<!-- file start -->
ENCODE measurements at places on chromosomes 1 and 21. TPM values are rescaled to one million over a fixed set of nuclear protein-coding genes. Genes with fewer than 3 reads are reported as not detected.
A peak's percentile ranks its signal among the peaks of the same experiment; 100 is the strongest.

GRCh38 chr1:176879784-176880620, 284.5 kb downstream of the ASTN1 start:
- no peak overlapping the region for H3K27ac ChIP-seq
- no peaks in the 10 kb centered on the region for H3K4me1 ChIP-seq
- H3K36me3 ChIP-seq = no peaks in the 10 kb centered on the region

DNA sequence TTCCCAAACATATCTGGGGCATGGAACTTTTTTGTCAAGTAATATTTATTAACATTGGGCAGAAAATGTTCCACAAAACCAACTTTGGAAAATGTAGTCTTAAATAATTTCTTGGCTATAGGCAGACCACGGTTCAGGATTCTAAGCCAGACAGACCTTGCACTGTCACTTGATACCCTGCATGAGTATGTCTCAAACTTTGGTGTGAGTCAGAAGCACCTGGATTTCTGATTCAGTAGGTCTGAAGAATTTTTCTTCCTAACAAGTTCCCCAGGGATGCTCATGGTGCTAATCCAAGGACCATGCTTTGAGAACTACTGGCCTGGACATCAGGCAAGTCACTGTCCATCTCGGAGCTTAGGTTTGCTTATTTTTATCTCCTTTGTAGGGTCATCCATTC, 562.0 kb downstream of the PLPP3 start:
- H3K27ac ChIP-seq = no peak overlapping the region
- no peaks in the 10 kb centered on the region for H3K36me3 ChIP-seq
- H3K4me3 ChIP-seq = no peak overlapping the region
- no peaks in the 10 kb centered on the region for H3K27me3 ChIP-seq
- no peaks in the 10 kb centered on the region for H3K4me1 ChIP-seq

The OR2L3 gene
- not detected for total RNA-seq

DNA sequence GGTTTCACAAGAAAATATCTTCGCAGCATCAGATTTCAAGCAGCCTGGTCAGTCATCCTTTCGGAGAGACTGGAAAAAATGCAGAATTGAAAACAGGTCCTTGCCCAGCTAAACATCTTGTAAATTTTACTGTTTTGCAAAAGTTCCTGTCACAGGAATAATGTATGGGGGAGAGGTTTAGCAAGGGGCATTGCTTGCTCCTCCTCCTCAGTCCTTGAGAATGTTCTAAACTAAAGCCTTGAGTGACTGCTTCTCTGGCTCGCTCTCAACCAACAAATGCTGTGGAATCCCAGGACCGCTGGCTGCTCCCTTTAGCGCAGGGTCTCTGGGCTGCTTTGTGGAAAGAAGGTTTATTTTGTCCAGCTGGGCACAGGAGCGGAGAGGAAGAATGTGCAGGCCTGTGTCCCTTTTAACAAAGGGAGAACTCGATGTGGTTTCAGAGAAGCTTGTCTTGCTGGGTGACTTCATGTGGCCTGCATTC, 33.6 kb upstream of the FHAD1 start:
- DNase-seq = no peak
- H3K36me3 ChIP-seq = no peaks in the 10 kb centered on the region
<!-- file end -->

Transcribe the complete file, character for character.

ENCODE measurements at places on chromosomes 1 and 21. TPM values are rescaled to one million over a fixed set of nuclear protein-coding genes. Genes with fewer than 3 reads are reported as not detected.
A peak's percentile ranks its signal among the peaks of the same experiment; 100 is the strongest.

GRCh38 chr1:176879784-176880620, 284.5 kb downstream of the ASTN1 start:
- no peak overlapping the region for H3K27ac ChIP-seq
- no peaks in the 10 kb centered on the region for H3K4me1 ChIP-seq
- H3K36me3 ChIP-seq = no peaks in the 10 kb centered on the region

DNA sequence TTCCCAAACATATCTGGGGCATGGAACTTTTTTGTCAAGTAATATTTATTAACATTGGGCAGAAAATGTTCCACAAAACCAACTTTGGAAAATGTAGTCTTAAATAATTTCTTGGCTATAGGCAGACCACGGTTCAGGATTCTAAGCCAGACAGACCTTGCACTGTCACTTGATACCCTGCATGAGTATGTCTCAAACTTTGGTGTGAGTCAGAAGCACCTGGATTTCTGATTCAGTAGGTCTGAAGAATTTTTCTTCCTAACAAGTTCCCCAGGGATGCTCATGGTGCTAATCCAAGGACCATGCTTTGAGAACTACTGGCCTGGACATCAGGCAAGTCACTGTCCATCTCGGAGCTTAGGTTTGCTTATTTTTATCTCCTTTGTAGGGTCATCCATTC, 562.0 kb downstream of the PLPP3 start:
- H3K27ac ChIP-seq = no peak overlapping the region
- no peaks in the 10 kb centered on the region for H3K36me3 ChIP-seq
- H3K4me3 ChIP-seq = no peak overlapping the region
- no peaks in the 10 kb centered on the region for H3K27me3 ChIP-seq
- no peaks in the 10 kb centered on the region for H3K4me1 ChIP-seq

The OR2L3 gene
- not detected for total RNA-seq

DNA sequence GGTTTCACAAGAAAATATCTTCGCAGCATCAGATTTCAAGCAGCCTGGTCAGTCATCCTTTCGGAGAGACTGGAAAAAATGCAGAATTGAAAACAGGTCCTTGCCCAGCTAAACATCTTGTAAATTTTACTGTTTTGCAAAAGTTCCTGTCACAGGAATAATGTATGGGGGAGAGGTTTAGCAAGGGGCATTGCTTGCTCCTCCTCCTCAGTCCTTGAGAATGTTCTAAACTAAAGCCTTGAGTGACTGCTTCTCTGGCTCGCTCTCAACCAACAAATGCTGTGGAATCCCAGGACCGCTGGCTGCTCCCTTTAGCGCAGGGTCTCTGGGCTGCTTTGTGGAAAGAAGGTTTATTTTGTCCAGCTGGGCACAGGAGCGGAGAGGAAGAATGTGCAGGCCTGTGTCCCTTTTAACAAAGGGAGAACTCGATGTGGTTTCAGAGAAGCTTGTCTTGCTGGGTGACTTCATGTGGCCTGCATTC, 33.6 kb upstream of the FHAD1 start:
- DNase-seq = no peak
- H3K36me3 ChIP-seq = no peaks in the 10 kb centered on the region